The Lotus Evora was first unveiled in 2008 and caused a sensation. Production started in 2010 but it has always been a low volume model and you will not see many about. Just over 1,300 Lotus (it is the plural as well) were produced in 2013, with most going abroad. The 2014 figure will be just over 2,000. Toyota produces worldwide up to 15,000 units daily.
The Evora chassis is composed of bonded aluminium structure, developed for its lightweight yet incredibly stiff design. The front sub-frame carries the suspension, brakes, cooling and steering, while the immensely strong central tub contains the driver’s cockpit and safety cell – a format closely reflecting the layout and construction of modern-day racing cars – with the rear sub-frame carrying the engine, transmission, suspension, brakes and exhaust system. It is a very safe car to be in. Large doors make it easy to get in and out of.
Whilst the larger car, the Jaguar strangely enough seems to be smaller once inside and the term ‘fits like a glove’ can be used. With the drop head coupe there is no storage space in the front, and very, very little behind the seat. The boot is small too and it seems that most owners dispense with the spare wheel in its entirety, but even so the space is very limited. You will not see many at golf clubs. In this respect the Lotus is far superior, the +2 offering a pair of seats of sorts to put things on, or a shelf with the +0 (that is what it is called) version. It has a well thought out boot too, not big, but OK for a couple of weekend bags.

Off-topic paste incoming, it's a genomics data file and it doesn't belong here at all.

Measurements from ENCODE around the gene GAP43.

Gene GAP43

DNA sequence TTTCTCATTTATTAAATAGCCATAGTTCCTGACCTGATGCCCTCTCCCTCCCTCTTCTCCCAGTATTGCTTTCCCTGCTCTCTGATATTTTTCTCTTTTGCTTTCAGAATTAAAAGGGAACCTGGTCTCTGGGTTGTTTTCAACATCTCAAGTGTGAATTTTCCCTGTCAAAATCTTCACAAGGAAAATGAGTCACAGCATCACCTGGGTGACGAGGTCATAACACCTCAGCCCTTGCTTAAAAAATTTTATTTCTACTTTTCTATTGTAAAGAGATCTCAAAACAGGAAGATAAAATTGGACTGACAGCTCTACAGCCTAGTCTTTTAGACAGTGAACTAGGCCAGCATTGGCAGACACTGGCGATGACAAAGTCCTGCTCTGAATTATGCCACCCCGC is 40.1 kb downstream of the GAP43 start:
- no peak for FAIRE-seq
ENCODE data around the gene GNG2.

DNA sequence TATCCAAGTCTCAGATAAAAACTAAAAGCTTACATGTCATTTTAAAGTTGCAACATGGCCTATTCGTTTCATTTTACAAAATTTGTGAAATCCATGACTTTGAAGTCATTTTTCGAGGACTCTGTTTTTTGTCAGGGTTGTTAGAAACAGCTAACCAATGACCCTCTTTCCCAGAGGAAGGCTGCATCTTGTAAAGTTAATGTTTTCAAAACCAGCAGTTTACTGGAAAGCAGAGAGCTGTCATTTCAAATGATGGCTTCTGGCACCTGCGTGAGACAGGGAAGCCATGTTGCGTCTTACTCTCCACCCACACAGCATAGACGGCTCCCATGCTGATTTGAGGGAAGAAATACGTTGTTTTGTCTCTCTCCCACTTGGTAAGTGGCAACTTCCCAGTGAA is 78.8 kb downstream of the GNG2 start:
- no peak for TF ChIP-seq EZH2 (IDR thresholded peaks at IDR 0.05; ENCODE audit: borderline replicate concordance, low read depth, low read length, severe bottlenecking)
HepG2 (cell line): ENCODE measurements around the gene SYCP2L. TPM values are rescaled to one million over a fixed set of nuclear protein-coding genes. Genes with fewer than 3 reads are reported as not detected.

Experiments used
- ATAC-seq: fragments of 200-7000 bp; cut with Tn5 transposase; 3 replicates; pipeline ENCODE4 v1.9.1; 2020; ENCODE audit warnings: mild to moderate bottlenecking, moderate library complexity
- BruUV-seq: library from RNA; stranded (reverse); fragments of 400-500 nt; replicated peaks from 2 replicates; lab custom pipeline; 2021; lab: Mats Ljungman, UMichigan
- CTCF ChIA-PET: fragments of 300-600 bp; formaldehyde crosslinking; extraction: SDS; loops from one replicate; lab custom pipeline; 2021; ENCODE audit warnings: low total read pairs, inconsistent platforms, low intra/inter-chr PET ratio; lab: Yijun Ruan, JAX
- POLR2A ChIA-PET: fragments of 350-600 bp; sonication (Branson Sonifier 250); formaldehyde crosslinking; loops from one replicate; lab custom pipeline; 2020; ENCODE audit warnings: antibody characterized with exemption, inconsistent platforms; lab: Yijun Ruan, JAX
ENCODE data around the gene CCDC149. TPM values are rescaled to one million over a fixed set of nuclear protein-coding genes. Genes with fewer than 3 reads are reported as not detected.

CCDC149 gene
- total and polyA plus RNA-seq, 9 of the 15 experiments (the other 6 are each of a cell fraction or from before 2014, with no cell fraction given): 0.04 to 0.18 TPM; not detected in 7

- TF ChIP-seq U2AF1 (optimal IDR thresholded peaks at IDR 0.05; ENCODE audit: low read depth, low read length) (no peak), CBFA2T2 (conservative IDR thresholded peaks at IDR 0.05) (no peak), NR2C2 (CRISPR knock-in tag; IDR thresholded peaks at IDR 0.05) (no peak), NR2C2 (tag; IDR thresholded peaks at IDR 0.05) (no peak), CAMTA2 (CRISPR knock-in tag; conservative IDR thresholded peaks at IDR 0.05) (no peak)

The Jaguar reputation for really smooth transportation is fast being approached by Lotus. In terms of shear bulk the Jag is 4770mm x 1923 and 1303 high. It weighs in at 1597kg. As noted it has the same superb eight-speed automatic box supplied to the saloons and paddle shifters. In fact both cars have this steering wheel device and they may work well on Formula One cars, but try changing gear on a roundabout.
The Evora is 4342mm x 1848 and 1223 high and is easier to park. It has a six-speed auto box. Getting in and out is as easy as the Jaguar, something of a surprise. The Lotus tops the scales at 1467kgs.
By manufacturing standards, both are low volume but in no way a compromise. True items in the Jaguar come out of the Coventry parts bin which includes Land Rover, and Lotus just does not have the buying power to have every component manufactured to its own specification. Both have restricted rear views. And both are great fun to drive, essentially weekend cars but practical for the commute if needs be. The dynamics of the pair are tremendous with superb high-speed handling, amazing stopping power and a quality feel.
Both cars come with a variety of engines. From a personal point of view even the ‘cooking’ versions are more than quick enough, and both are supercharged. With Jaguar there is a choice of two 3ltr (340 and 380 PS) units and a 5ltr 550 PS model. Toyota supply Lotus with a specially modified engine with either 276hp or 345hp, which is the S model.
Which to buy? It depends on your requirements. Both will literally drive you mad from time to time with their idiosyncrasies. Once you have purchased your car make sure you know your way around the dashboard. It is not quite so simple in a one week loan.
The Jaguar is still a rarity, the Lotus even more so. You will not be disappointed with either. These are drivers' cars but built for 24/7 use and proudly British. Even those not into motoring are impressed. If showmanship is your ilk they are perfect. www.lotuscars.com www.jaguar.com